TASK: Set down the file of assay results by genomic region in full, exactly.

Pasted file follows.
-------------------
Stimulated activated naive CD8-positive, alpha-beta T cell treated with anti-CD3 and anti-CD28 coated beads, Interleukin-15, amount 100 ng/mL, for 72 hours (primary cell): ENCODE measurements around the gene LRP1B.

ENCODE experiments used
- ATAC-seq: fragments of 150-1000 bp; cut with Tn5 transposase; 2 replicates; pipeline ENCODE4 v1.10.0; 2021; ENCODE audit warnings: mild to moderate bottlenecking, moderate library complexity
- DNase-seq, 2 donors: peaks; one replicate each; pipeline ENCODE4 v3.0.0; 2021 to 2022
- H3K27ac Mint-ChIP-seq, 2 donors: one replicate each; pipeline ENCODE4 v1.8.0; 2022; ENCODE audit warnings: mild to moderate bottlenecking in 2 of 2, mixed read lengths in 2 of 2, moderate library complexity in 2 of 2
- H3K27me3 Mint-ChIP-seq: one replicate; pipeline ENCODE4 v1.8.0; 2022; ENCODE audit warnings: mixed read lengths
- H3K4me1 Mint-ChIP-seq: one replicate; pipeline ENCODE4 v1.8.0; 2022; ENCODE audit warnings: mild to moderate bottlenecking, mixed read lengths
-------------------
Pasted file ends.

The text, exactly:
Stimulated activated naive CD8-positive, alpha-beta T cell treated with anti-CD3 and anti-CD28 coated beads, Interleukin-15, amount 100 ng/mL, for 72 hours (primary cell): ENCODE measurements around the gene LRP1B.

ENCODE experiments used
- ATAC-seq: fragments of 150-1000 bp; cut with Tn5 transposase; 2 replicates; pipeline ENCODE4 v1.10.0; 2021; ENCODE audit warnings: mild to moderate bottlenecking, moderate library complexity
- DNase-seq, 2 donors: peaks; one replicate each; pipeline ENCODE4 v3.0.0; 2021 to 2022
- H3K27ac Mint-ChIP-seq, 2 donors: one replicate each; pipeline ENCODE4 v1.8.0; 2022; ENCODE audit warnings: mild to moderate bottlenecking in 2 of 2, mixed read lengths in 2 of 2, moderate library complexity in 2 of 2
- H3K27me3 Mint-ChIP-seq: one replicate; pipeline ENCODE4 v1.8.0; 2022; ENCODE audit warnings: mixed read lengths
- H3K4me1 Mint-ChIP-seq: one replicate; pipeline ENCODE4 v1.8.0; 2022; ENCODE audit warnings: mild to moderate bottlenecking, mixed read lengths